03 of 07
Melt Hard Oils and Add Liquid Oils
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- While the pine tar is warming up in hot water, measure and begin melting hard oils.
- Once the hard oils have been melted, take the pot off of the heat.
- Add the liquid oils.
- Now you add the pine tar. It's sticky, so you can measure it right from the can into the soap pot. Note that this only works if you can put a hot soap pot on top of your scale. If you can't, measure the pine tar into a separate disposable container.
- Put your soap pot on the scale and carefully measure out the correct amount of pine tar in the heated oils.
- Stir the oils and pine tar very well.
04 of 07
Adding Essential Oils to the Soap Pot
This recipe will come to trace quickly so it is recommended to add the essential oils to the oils before adding the lye. Normally, you would do this at trace to lessen the essential oils' exposure to the lye. However, since the temperatures are low and the mix will thicken quickly, add the essential oils first.
Ounces of Essential Oils
The pine tar has a smoky, pungent scent, so you may wish to compliment it with 2.1 ounces of essential oils, such as the following:
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- .7 ounce lavender essential oil (33%)
- .5 ounce eucalyptus essential oil (24%)
- .5 ounce Siberian fir essential oils (24%)
- .4 ounce tea tree essential oil (19%)
05 of 07
Add the Lye and Whisk Stir
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- After mixing the essential oils well into the oils and pine tar, slowly add the lye solution to the pot. Do not use a stick blender; whisk the mixture together.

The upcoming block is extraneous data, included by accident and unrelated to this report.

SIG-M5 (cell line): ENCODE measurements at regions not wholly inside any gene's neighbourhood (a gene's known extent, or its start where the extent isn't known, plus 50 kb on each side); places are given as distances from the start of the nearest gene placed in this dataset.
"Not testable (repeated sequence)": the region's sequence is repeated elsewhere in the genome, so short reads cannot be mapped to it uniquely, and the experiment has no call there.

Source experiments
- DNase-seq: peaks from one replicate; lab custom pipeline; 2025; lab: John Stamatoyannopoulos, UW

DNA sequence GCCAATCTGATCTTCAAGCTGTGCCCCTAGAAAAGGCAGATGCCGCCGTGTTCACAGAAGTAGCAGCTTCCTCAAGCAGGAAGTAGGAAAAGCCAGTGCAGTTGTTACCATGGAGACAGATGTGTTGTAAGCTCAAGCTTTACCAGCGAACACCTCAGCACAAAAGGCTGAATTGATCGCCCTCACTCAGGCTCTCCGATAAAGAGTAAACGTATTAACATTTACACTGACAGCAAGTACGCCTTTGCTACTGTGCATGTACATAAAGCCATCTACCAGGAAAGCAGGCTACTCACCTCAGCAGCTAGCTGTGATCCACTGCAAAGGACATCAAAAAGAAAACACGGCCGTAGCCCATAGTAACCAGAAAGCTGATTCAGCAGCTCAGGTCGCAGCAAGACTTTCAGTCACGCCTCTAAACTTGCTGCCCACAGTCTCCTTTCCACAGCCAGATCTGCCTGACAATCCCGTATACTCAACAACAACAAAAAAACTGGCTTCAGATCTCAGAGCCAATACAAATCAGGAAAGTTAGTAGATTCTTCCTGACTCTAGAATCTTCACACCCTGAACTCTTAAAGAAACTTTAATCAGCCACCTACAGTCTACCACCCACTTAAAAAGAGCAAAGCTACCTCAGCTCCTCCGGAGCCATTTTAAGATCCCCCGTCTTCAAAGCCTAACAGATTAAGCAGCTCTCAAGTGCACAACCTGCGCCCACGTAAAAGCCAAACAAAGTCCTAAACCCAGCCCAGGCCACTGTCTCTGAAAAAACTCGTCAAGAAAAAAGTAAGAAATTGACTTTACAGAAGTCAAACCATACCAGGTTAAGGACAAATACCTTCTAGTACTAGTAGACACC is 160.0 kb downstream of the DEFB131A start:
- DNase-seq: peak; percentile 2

- After a few stirs with the whisk, the soap mixture will start to turn more opaque and a lighter color. This is your soap beginning to saponify.
- Keep stirring slowly but firmly for several minutes. The soap will thicken up like thick chocolate pudding or cake batter. Identifying a moment of trace is difficult here. What you want to achieve is absolutely complete and thorough mixing.
- If in doubt, keep stirring some more. Be sure to scrape the sides too. Do not let it get too thick to pour.
06 of 07
Pour the Pine Tar Soap Into the Mold
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- Pour the soap mixture into the mold. Use a rubber spatula to get it all out of the pot.
- Be sure to slam the mold firmly on the counter to release any air pockets or bubbles.
- Optionally, you may smooth the top of the soap flat with your spatula or use your spatula to make some waves and swirls in the top of the soap. It gives the final bars a nice handmade look.
07 of 07
Finish and Unmold
After 24-36 hours, you can unmold and cut your soap. Normally, a soap with this much water would take several days to be ready to cut but this batch is firm enough to cut the next day. Most people recommend to let it cure several additional weeks to get it a bit harder.